Can your team win the NBA Finals?
Coach David Thorpe’s guide to wildly differing projections from trusted sources
BY DAVID THORPE
We know it’s a year of parity. What we didn’t know is that this season would so profoundly scramble two of the most accurate sets of public predictions. Vegas, and the historically very accurate probabilities calculated by Basketball Reference, Most years, they cling pretty close to each other, but not now!
Everyone thinks the Celtics are the favorites. But after that … chaos! This week, Vegas considers the Bucks odds to win the title to be second to Boston, with a 14 percent chance to win this year’s title. Basketball Reference, meanwhile, has last year’s Finalists ninth most likely to win it all, behind the Pelicans and Kings.
The Warriors, Grizzlies, Cavaliers, Clippers, and Nets also have huge disparities. It’s fascinating and fun—unless you want to know what’s going to happen!
We are dealing with two different approaches to prediction:
The secret sauce that runs the Basketball Reference odds isn’t public, but we know enough to say it’s driven primarily by performance this season. It doesn’t care that Khris Middleton has missed 39 games; that everyone expects the Warriors to be better when it matters; or that Kawhi Leonard is starting to look like his old self. That’s a weakness of this system. On the other hand, it does know that if you start as strong as the Grizzlies or Cavaliers, you tend to do well in the playoffs. It’s unbiased, for better or worse.
Vegas, on the other hand, ultimately is designed for a market of humans, with all their biases. Everyone knows the Bucks and Warriors can make the Finals, we just saw it! Giannis Antetokounmpo and Stephen Curry are MVP-level stars who are in highlights every night. It’s hard to beat Vegas. But it has its constraints. New up-and-coming teams are a weakness—they don’t have the reputation to attract bets yet. The Cavaliers have great odds according to Basketball-Reference; if Vegas put their odds that high, would anyone bet on them?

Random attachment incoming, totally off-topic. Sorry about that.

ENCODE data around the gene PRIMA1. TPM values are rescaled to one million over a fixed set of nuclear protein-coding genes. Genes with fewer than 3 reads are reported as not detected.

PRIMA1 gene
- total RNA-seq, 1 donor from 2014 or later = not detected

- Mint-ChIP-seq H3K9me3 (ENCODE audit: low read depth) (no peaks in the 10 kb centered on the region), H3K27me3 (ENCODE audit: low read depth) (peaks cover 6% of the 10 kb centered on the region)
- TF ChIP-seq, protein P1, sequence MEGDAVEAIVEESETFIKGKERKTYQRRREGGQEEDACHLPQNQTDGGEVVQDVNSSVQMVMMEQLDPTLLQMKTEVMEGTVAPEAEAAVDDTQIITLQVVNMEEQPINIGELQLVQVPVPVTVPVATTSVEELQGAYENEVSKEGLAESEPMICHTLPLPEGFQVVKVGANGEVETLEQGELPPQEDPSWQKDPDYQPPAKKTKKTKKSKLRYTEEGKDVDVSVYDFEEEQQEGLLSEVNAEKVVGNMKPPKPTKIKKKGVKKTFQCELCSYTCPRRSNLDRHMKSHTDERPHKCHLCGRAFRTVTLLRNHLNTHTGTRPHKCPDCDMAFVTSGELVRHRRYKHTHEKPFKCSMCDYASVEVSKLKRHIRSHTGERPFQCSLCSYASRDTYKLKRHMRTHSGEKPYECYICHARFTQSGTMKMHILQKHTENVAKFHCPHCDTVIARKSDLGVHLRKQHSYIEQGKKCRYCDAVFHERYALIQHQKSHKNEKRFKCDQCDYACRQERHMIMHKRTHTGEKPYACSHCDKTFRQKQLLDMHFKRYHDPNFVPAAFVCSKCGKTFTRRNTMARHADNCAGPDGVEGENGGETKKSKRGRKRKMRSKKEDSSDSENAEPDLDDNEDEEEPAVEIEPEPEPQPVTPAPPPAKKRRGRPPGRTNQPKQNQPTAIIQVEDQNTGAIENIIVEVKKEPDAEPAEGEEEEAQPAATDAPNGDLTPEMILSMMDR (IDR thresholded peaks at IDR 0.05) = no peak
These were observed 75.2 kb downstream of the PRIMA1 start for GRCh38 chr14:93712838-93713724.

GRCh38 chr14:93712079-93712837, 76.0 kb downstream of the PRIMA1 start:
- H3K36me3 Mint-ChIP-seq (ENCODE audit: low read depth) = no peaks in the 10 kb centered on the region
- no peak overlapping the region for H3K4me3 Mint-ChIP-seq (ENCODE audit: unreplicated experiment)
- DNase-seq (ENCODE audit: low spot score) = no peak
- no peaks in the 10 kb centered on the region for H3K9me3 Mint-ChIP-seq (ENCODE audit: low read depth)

So we’re in a bit of a standoff between two ways of thinking, into which we have decided to introduce: David Thorpe.
This year, the title is literally up for grabs; any team could be upset in the first round. Those are the consequences of parity. Before the season, we wrote how teams have to keep themselves from falling too far down late in the season as it’s going to be really difficult to rattle off a 10-game win streak and climb in the standings. You might catch one team, but you’re not going to leapfrog three or four spots when all the teams are fighting to win games.
Though Boston seems to be the clear favorite, there will be a real fight for the top seed in the East. The West is wide open. Everyone’s talking about the Grizzlies and Nuggets, but I’m convinced the Warriors still have some fight left in them—as do the Clippers.
I’ve taken a closer look at some discrepancies between the “Vegas” viewpoint—the average odds between four major sportsbooks—and the Basketball Reference lens to determine whose probability is more accurate and to answer a series of questions: How can the two be so far apart on the Warriors? Do the Kings really have a decent chance of reaching the Finals? Are the Grizzlies the team to beat in the West? Have the Bucks already missed their window this year?
And finally, does your team have a real chance to win the NBA Finals?